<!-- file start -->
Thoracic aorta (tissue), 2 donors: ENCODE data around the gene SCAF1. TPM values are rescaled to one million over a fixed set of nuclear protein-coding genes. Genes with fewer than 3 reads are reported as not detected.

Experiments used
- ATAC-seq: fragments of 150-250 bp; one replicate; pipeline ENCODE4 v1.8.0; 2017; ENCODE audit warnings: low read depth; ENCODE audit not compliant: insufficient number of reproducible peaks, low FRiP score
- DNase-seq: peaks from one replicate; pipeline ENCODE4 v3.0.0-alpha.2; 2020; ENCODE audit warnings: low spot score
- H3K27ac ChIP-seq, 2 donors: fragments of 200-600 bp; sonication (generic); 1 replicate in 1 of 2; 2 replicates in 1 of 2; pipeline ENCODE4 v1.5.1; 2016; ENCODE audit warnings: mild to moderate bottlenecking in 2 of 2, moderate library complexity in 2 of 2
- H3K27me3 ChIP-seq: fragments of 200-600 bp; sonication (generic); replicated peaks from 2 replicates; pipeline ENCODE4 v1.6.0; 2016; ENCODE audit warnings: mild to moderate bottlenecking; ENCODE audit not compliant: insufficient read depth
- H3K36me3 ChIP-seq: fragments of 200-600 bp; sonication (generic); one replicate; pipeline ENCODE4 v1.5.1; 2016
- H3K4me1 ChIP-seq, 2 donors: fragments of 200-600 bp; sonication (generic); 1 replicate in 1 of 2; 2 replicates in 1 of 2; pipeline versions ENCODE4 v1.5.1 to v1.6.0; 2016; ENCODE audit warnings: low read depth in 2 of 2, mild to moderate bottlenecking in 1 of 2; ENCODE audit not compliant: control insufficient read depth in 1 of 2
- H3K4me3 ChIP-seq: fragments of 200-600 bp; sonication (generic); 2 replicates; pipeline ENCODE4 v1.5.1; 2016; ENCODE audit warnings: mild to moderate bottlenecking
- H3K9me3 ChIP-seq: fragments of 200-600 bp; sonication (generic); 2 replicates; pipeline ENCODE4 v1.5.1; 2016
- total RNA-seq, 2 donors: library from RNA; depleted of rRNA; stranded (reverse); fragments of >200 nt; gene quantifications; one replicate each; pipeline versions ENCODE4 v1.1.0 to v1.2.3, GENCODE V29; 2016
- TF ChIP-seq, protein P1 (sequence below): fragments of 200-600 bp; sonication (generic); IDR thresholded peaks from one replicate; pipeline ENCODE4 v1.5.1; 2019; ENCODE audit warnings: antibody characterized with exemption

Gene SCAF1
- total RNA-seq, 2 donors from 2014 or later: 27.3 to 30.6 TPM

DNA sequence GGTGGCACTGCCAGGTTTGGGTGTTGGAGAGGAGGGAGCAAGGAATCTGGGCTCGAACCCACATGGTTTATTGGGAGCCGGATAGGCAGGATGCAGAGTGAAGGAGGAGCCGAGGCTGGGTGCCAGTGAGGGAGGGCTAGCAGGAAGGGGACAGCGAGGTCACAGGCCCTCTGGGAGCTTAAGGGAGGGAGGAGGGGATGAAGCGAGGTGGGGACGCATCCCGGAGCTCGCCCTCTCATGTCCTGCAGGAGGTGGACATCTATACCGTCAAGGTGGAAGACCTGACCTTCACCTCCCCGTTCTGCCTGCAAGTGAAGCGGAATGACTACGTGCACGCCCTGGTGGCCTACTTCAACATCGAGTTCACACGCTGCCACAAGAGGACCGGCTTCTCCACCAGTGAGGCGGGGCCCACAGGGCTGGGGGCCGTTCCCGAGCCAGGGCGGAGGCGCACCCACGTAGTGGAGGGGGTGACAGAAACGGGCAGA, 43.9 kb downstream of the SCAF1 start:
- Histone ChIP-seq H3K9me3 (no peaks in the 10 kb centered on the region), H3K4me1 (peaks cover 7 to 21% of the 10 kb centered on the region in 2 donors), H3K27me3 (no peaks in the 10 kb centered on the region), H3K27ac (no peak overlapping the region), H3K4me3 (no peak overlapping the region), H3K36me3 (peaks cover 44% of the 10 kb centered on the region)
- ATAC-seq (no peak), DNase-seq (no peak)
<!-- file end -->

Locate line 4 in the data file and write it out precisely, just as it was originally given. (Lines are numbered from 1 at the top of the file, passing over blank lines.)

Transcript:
- DNase-seq: peaks from one replicate; pipeline ENCODE4 v3.0.0-alpha.2; 2020; ENCODE audit warnings: low spot score